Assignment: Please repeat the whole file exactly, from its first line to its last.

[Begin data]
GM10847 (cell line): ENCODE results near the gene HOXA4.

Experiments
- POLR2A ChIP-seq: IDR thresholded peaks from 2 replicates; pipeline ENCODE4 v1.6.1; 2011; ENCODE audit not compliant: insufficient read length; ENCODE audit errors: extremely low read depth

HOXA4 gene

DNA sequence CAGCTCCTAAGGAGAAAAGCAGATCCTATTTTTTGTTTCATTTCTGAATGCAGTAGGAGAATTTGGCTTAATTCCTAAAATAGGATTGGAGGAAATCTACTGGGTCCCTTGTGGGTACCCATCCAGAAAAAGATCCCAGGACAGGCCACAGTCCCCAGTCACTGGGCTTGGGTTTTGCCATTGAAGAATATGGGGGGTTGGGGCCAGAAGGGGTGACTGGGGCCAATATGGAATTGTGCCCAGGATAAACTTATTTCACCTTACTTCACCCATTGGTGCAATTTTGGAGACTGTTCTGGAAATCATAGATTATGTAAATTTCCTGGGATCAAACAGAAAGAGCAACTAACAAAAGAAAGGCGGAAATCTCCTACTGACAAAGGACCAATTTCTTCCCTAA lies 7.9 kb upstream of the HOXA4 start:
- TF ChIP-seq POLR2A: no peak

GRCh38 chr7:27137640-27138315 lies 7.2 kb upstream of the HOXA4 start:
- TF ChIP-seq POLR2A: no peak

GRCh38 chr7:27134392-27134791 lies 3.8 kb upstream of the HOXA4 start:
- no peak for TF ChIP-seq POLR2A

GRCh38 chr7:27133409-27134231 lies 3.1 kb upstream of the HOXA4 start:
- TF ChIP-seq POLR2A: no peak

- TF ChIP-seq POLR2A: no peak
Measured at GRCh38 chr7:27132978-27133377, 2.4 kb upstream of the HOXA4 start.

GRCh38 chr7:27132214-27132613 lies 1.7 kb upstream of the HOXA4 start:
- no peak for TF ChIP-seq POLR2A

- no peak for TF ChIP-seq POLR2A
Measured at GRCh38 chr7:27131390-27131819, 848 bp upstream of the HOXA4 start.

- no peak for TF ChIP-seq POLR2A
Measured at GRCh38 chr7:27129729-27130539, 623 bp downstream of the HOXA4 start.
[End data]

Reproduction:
GM10847 (cell line): ENCODE results near the gene HOXA4.

Experiments
- POLR2A ChIP-seq: IDR thresholded peaks from 2 replicates; pipeline ENCODE4 v1.6.1; 2011; ENCODE audit not compliant: insufficient read length; ENCODE audit errors: extremely low read depth

HOXA4 gene

DNA sequence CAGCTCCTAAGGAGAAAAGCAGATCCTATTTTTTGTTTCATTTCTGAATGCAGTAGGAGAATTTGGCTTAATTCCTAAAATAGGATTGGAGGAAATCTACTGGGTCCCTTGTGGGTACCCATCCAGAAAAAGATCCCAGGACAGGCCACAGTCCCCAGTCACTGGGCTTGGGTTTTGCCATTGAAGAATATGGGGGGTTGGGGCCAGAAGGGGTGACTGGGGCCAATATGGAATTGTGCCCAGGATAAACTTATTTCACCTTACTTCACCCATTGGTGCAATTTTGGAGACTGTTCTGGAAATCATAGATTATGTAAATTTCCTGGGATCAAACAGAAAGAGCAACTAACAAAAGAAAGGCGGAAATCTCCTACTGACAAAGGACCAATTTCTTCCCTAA lies 7.9 kb upstream of the HOXA4 start:
- TF ChIP-seq POLR2A: no peak

GRCh38 chr7:27137640-27138315 lies 7.2 kb upstream of the HOXA4 start:
- TF ChIP-seq POLR2A: no peak

GRCh38 chr7:27134392-27134791 lies 3.8 kb upstream of the HOXA4 start:
- no peak for TF ChIP-seq POLR2A

GRCh38 chr7:27133409-27134231 lies 3.1 kb upstream of the HOXA4 start:
- TF ChIP-seq POLR2A: no peak

- TF ChIP-seq POLR2A: no peak
Measured at GRCh38 chr7:27132978-27133377, 2.4 kb upstream of the HOXA4 start.

GRCh38 chr7:27132214-27132613 lies 1.7 kb upstream of the HOXA4 start:
- no peak for TF ChIP-seq POLR2A

- no peak for TF ChIP-seq POLR2A
Measured at GRCh38 chr7:27131390-27131819, 848 bp upstream of the HOXA4 start.

- no peak for TF ChIP-seq POLR2A
Measured at GRCh38 chr7:27129729-27130539, 623 bp downstream of the HOXA4 start.